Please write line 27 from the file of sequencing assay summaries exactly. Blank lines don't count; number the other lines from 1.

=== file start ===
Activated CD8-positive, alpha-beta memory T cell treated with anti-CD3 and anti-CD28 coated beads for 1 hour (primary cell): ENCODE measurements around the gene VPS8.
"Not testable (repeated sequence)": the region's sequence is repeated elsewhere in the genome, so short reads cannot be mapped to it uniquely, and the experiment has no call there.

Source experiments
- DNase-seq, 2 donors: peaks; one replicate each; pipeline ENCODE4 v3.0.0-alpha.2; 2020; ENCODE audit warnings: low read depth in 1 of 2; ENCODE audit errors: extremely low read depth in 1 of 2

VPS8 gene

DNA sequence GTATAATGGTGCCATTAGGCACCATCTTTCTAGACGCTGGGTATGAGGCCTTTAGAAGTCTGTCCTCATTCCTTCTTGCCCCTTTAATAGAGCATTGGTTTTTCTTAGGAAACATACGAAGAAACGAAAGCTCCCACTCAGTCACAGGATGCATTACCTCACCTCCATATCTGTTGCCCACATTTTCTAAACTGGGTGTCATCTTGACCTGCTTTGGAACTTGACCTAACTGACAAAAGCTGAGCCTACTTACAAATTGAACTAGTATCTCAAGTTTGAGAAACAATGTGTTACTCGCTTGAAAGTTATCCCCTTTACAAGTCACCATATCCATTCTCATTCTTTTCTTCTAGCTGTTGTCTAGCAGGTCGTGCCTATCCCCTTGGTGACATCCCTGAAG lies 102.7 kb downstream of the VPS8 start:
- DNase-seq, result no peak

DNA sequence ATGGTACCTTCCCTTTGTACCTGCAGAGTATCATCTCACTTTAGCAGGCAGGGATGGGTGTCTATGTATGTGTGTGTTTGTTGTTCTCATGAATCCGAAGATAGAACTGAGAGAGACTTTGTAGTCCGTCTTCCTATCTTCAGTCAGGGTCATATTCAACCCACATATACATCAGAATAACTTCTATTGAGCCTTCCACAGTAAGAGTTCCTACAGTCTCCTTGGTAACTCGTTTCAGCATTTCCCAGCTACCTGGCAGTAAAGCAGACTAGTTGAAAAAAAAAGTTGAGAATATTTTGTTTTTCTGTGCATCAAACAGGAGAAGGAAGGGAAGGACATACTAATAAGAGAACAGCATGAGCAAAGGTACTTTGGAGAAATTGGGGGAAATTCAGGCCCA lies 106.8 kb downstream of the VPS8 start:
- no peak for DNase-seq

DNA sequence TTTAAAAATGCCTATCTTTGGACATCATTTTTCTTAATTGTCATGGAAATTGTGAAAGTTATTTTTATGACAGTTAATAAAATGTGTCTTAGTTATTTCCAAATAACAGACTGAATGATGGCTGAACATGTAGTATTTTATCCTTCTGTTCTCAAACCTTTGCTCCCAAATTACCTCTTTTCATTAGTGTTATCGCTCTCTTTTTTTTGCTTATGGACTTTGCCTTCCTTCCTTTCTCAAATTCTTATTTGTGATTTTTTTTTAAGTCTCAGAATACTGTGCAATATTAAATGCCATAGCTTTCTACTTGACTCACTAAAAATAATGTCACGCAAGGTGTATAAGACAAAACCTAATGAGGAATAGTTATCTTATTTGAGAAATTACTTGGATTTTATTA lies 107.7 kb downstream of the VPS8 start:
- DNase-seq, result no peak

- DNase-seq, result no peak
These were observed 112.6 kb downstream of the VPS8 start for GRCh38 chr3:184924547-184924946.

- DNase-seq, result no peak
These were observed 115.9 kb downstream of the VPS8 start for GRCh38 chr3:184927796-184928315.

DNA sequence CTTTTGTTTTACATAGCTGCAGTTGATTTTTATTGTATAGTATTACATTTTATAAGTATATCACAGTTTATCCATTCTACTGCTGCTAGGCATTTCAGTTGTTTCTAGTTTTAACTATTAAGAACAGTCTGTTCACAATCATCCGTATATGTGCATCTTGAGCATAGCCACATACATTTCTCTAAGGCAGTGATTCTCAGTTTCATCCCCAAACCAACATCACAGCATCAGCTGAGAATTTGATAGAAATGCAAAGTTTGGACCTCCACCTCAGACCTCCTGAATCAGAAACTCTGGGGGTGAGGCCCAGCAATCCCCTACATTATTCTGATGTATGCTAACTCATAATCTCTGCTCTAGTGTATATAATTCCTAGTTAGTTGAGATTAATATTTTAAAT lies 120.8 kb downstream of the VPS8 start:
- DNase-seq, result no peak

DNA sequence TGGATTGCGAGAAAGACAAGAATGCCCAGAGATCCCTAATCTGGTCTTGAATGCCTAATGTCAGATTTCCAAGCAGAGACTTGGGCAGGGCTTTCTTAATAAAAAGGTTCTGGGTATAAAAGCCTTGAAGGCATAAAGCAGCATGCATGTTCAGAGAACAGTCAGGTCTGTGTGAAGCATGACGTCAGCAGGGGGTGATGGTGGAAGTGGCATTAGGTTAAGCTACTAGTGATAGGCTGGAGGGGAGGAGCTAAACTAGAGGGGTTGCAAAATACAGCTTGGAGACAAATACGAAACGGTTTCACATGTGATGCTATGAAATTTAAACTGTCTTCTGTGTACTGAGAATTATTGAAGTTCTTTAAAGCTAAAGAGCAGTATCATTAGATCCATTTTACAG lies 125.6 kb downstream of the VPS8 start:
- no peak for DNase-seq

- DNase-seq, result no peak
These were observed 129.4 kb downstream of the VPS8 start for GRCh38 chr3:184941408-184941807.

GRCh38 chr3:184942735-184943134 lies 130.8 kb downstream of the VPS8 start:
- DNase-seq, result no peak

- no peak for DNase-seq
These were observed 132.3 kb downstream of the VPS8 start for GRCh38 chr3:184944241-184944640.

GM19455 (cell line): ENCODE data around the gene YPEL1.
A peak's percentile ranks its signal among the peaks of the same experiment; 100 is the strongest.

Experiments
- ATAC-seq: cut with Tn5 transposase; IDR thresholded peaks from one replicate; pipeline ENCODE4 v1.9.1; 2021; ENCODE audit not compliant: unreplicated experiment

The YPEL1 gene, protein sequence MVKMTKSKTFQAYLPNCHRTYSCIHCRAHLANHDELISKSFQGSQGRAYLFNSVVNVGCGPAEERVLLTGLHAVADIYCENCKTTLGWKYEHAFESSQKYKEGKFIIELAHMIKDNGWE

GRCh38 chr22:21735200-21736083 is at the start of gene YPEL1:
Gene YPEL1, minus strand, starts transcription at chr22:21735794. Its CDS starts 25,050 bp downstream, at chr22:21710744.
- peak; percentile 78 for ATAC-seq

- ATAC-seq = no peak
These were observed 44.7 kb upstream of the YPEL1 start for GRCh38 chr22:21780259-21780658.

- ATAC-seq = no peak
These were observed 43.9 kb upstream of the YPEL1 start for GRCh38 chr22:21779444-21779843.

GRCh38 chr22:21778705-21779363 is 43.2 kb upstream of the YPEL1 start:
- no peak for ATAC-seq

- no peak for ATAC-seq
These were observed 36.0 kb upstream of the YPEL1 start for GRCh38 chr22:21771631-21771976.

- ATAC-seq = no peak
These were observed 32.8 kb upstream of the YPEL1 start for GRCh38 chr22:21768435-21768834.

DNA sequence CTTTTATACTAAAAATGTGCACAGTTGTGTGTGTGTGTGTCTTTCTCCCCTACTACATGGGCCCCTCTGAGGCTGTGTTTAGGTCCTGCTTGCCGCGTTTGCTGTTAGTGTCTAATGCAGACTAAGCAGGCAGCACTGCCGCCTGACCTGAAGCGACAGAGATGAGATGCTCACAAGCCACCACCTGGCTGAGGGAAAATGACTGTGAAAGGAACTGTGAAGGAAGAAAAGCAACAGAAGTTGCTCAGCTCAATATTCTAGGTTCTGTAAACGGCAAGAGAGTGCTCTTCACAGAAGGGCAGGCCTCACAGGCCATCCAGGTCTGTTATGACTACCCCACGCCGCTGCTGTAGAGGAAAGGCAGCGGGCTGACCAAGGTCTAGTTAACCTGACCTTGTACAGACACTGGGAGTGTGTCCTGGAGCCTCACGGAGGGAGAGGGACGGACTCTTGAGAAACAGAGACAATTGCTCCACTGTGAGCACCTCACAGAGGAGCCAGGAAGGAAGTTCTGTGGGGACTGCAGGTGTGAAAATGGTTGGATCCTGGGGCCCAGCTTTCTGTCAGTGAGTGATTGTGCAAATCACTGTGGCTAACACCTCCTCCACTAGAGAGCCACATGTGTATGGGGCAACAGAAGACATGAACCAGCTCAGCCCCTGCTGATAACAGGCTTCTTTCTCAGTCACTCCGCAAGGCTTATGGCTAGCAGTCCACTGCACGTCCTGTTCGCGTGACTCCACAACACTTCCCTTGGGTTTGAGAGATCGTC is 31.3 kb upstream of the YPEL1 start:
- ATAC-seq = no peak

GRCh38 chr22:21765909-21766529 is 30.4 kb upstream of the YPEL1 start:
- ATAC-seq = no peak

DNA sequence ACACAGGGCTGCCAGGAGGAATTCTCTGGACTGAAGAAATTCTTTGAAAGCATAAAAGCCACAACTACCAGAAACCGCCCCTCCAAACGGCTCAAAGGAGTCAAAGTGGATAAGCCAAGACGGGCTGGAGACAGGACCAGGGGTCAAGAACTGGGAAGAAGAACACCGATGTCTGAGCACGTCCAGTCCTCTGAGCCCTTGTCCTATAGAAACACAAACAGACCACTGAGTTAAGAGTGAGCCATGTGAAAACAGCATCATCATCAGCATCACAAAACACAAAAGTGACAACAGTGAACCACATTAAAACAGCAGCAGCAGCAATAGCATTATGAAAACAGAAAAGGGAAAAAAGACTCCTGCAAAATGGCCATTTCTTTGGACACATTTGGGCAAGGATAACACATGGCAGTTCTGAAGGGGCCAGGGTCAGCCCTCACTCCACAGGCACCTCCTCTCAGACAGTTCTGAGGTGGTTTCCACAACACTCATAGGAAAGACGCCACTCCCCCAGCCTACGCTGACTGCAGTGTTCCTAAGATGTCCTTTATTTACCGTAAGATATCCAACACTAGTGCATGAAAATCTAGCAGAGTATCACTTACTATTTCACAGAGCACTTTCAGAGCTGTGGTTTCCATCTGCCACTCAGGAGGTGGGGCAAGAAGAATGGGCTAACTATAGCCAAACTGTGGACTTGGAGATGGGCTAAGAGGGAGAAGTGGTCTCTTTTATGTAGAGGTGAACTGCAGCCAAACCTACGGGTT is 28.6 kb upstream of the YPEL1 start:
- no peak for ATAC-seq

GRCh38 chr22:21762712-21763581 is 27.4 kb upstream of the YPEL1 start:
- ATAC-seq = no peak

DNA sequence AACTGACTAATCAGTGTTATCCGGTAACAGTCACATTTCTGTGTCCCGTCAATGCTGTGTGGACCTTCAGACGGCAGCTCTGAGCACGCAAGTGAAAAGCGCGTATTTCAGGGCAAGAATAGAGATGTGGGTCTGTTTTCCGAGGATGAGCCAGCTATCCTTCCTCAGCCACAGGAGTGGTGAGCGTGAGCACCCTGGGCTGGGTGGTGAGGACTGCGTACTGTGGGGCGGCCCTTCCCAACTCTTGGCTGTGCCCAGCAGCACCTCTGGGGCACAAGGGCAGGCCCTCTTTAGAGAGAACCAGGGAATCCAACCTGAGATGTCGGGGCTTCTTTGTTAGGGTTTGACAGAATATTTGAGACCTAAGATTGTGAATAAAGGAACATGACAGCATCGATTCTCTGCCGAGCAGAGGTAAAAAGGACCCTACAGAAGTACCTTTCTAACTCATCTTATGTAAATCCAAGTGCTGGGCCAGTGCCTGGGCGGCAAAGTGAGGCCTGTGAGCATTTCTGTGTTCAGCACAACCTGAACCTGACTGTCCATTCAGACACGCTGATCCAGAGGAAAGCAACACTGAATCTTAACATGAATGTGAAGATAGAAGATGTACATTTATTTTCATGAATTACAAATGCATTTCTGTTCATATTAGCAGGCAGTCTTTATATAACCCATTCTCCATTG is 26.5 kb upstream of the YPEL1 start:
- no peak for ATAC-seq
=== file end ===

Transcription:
A peak's percentile ranks its signal among the peaks of the same experiment; 100 is the strongest.